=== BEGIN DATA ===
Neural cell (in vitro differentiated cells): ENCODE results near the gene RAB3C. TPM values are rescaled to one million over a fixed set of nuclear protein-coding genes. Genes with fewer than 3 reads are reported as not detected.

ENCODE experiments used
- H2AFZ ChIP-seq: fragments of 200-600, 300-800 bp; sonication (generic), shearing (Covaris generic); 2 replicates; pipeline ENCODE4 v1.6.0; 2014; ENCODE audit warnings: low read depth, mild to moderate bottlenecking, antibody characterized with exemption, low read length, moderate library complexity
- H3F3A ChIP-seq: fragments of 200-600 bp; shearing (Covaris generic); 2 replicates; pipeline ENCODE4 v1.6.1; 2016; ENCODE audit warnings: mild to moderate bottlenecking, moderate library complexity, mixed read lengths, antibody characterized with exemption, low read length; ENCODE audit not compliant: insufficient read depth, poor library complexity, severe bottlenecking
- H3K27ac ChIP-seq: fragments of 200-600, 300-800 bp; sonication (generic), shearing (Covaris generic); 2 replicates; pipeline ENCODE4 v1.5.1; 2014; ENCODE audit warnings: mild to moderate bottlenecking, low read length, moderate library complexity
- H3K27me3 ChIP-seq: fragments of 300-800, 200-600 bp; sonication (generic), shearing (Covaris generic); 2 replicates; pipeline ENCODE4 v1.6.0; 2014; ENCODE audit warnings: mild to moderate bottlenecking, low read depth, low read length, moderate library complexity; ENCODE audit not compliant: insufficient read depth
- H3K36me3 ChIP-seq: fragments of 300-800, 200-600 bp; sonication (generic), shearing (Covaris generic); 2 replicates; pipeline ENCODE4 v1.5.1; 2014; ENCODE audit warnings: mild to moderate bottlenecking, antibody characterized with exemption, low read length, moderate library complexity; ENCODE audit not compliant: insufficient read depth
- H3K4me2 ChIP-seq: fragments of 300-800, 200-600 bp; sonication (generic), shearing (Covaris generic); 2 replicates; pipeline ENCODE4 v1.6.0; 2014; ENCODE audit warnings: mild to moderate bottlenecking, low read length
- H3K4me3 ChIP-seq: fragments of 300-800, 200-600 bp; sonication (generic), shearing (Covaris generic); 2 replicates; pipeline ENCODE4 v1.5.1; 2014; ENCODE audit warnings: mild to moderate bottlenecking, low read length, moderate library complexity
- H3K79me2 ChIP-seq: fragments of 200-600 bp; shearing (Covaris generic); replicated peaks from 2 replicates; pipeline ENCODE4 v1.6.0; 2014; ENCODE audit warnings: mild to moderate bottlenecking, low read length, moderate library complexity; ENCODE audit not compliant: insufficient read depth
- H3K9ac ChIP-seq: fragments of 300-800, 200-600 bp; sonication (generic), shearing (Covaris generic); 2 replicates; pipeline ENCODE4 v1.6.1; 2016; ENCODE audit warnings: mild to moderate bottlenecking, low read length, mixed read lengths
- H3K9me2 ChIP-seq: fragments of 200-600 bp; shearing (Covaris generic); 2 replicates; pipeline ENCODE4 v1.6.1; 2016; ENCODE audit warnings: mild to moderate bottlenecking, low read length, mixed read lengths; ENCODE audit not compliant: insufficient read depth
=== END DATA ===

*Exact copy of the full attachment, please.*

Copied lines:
Neural cell (in vitro differentiated cells): ENCODE results near the gene RAB3C. TPM values are rescaled to one million over a fixed set of nuclear protein-coding genes. Genes with fewer than 3 reads are reported as not detected.

ENCODE experiments used
- H2AFZ ChIP-seq: fragments of 200-600, 300-800 bp; sonication (generic), shearing (Covaris generic); 2 replicates; pipeline ENCODE4 v1.6.0; 2014; ENCODE audit warnings: low read depth, mild to moderate bottlenecking, antibody characterized with exemption, low read length, moderate library complexity
- H3F3A ChIP-seq: fragments of 200-600 bp; shearing (Covaris generic); 2 replicates; pipeline ENCODE4 v1.6.1; 2016; ENCODE audit warnings: mild to moderate bottlenecking, moderate library complexity, mixed read lengths, antibody characterized with exemption, low read length; ENCODE audit not compliant: insufficient read depth, poor library complexity, severe bottlenecking
- H3K27ac ChIP-seq: fragments of 200-600, 300-800 bp; sonication (generic), shearing (Covaris generic); 2 replicates; pipeline ENCODE4 v1.5.1; 2014; ENCODE audit warnings: mild to moderate bottlenecking, low read length, moderate library complexity
- H3K27me3 ChIP-seq: fragments of 300-800, 200-600 bp; sonication (generic), shearing (Covaris generic); 2 replicates; pipeline ENCODE4 v1.6.0; 2014; ENCODE audit warnings: mild to moderate bottlenecking, low read depth, low read length, moderate library complexity; ENCODE audit not compliant: insufficient read depth
- H3K36me3 ChIP-seq: fragments of 300-800, 200-600 bp; sonication (generic), shearing (Covaris generic); 2 replicates; pipeline ENCODE4 v1.5.1; 2014; ENCODE audit warnings: mild to moderate bottlenecking, antibody characterized with exemption, low read length, moderate library complexity; ENCODE audit not compliant: insufficient read depth
- H3K4me2 ChIP-seq: fragments of 300-800, 200-600 bp; sonication (generic), shearing (Covaris generic); 2 replicates; pipeline ENCODE4 v1.6.0; 2014; ENCODE audit warnings: mild to moderate bottlenecking, low read length
- H3K4me3 ChIP-seq: fragments of 300-800, 200-600 bp; sonication (generic), shearing (Covaris generic); 2 replicates; pipeline ENCODE4 v1.5.1; 2014; ENCODE audit warnings: mild to moderate bottlenecking, low read length, moderate library complexity
- H3K79me2 ChIP-seq: fragments of 200-600 bp; shearing (Covaris generic); replicated peaks from 2 replicates; pipeline ENCODE4 v1.6.0; 2014; ENCODE audit warnings: mild to moderate bottlenecking, low read length, moderate library complexity; ENCODE audit not compliant: insufficient read depth
- H3K9ac ChIP-seq: fragments of 300-800, 200-600 bp; sonication (generic), shearing (Covaris generic); 2 replicates; pipeline ENCODE4 v1.6.1; 2016; ENCODE audit warnings: mild to moderate bottlenecking, low read length, mixed read lengths
- H3K9me2 ChIP-seq: fragments of 200-600 bp; shearing (Covaris generic); 2 replicates; pipeline ENCODE4 v1.6.1; 2016; ENCODE audit warnings: mild to moderate bottlenecking, low read length, mixed read lengths; ENCODE audit not compliant: insufficient read depth